For the Good Times
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2012 release from this Country side-project led by Norah Jones. Material for the album was taken from the Willies' live repertoire, and by passing around ideas drawn from disparate sources. The selections include more surprising choices, like the trucker classic 'Diesel Smoke, Dangerous Curves' and 'Foul Owl On The Prowl,' from the soundtrack to In The Heat Of The Night. Alongside the more obscure songs, though, For the Good Times also includes some of the best-known songs in the history of Country music, like Dolly Parton's 'Jolene' and the title track, written by Kris Kristofferson and made famous by such singers as Ray Price and Al Green.
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These covers blend together with grace and ease. There is a sense of joy that permeates the record because this is not stiff, people-pleasing fare. Rather, Norah Jones and company cut loose and sink their teeth into these wonderful tunes written by Kris Kristofferson, Dolly Parton and Johnny Cash, among others.
Jones and Richard Julian sing with only the necessary passion in service of the material; no affect is necessary. Whether it's the dark, chugging "Diesel Smoke, Dangerous Curves" or Ralph Stanley's lovesick, sugary "I Worship You," the emphasis remains on tight, well-oiled musicianship - playing music in pursuit of that ever-elusive perfect take.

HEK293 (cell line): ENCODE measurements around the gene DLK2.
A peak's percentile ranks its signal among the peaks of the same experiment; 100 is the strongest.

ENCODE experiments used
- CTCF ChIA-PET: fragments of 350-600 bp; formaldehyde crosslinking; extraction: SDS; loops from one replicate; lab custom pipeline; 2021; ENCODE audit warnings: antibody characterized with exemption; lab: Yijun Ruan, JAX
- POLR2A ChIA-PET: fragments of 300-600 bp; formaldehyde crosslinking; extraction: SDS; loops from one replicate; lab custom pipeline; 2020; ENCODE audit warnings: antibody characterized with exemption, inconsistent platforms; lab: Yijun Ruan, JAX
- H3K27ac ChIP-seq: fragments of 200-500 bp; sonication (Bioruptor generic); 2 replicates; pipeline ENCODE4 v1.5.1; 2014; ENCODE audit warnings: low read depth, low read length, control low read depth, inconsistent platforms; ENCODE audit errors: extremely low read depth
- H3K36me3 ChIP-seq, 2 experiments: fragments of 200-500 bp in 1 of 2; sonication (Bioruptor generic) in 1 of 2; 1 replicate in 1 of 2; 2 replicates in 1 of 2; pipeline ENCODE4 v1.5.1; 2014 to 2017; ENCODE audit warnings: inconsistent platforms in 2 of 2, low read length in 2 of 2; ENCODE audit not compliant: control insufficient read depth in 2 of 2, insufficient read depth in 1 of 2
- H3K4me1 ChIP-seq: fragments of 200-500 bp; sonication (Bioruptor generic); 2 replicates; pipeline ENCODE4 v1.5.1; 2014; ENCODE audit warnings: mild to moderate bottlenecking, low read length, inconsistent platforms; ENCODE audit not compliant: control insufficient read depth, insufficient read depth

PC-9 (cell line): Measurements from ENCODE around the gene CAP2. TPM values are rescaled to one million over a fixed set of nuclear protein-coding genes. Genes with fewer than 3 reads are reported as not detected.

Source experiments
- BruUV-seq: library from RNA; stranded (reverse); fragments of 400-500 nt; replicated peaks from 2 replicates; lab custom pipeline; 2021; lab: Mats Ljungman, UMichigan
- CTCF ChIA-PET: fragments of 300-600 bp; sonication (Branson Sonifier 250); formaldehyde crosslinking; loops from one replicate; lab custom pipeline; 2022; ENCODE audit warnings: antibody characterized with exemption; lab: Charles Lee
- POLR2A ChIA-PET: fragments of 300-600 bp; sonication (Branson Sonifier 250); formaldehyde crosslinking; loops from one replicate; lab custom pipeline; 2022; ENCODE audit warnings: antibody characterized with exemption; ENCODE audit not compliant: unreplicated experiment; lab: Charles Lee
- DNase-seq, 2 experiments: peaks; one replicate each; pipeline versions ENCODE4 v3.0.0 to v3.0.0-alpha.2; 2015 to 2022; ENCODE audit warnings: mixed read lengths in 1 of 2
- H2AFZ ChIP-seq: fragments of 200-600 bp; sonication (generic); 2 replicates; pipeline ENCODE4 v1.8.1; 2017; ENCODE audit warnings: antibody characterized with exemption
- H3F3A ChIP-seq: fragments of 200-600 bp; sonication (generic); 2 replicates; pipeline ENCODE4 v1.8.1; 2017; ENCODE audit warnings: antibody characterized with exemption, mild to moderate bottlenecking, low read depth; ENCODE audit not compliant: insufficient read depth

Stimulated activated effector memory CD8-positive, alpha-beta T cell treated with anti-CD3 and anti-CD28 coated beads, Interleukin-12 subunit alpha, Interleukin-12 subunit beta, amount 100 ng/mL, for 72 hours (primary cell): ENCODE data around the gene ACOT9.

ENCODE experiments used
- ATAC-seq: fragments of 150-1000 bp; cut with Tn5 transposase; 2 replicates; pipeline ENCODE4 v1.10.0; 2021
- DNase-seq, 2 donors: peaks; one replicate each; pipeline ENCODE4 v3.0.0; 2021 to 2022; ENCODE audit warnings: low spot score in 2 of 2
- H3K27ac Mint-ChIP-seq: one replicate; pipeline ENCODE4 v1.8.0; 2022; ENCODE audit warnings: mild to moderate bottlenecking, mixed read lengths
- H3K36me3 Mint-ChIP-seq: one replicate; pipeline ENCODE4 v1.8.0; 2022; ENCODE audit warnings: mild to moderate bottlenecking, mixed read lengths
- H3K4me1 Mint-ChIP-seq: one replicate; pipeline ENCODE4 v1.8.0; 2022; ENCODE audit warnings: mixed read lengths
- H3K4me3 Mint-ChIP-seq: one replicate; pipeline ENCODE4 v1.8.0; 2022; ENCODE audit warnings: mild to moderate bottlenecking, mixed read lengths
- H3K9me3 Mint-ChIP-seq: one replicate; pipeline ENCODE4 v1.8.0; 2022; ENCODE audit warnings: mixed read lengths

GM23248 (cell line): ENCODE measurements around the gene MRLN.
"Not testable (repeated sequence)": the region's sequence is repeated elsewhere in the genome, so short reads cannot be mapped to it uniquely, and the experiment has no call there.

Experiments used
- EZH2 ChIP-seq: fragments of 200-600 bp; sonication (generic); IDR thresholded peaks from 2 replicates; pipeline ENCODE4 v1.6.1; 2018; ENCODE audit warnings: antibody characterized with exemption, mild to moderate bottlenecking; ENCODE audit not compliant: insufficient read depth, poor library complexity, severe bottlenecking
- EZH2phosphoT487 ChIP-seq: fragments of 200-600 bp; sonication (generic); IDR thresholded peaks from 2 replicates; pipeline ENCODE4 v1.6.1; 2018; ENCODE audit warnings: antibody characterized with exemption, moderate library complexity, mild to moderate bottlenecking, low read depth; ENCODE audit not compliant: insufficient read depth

Parton's brooding, paranoid "Jolene" is particularly rapturous in Jones' hands, and Lee Alexander's bass is sharp and chiseled as ever on several selections. Loretta Lynn's "Fist City" is particularly humorous with Jones' sober, straightahead reading.
Lovely harmonizing and gorgeous guitar plucking make "Lovesick Blues" a major highlight as well. Willie Nelson's "Permanently Lonely" is given its due with Richard Julian's contemplative, thoughtful interpretation.
"For the Good Times" is a colorful, engaging and well-wrought piece of musicianship by musicians ultimately playing for themselves and their love of the music.
It's been six years since their last release, and I for one don't mind the wait, provided what we get is worth it, as this album certainly is. They are not playing this music simply to appeal to a demographic, but rather for the sheer love of it, and it shows - the result is humorous, human, and engaging.
There are plenty of critics who feel Norah Jones should return to and stick with what got her noticed in the first place, her soft, pop/jazz, "Come Away With Me" style. I disagree, and I'm glad that she seems to as well. She could easily pump out songbook standards, but she's not, she's showing breadth as an artist, she's taking chances - with sometimes mixed, sometimes brilliant results.
Richard Julian's vocals suit the material masterfully - straight-forward, oddly familiar, almost spoken rather than sung, and serving as a perfect counterpoint on his duets with Norah. Campilongo, Rieser, and Alexander, as ever, are spot on.
Perhaps not an album for everyone - but for people who love music, and who love listening to people who love music make the music they love (I'd like to lump myself in here), it's a no-brainer.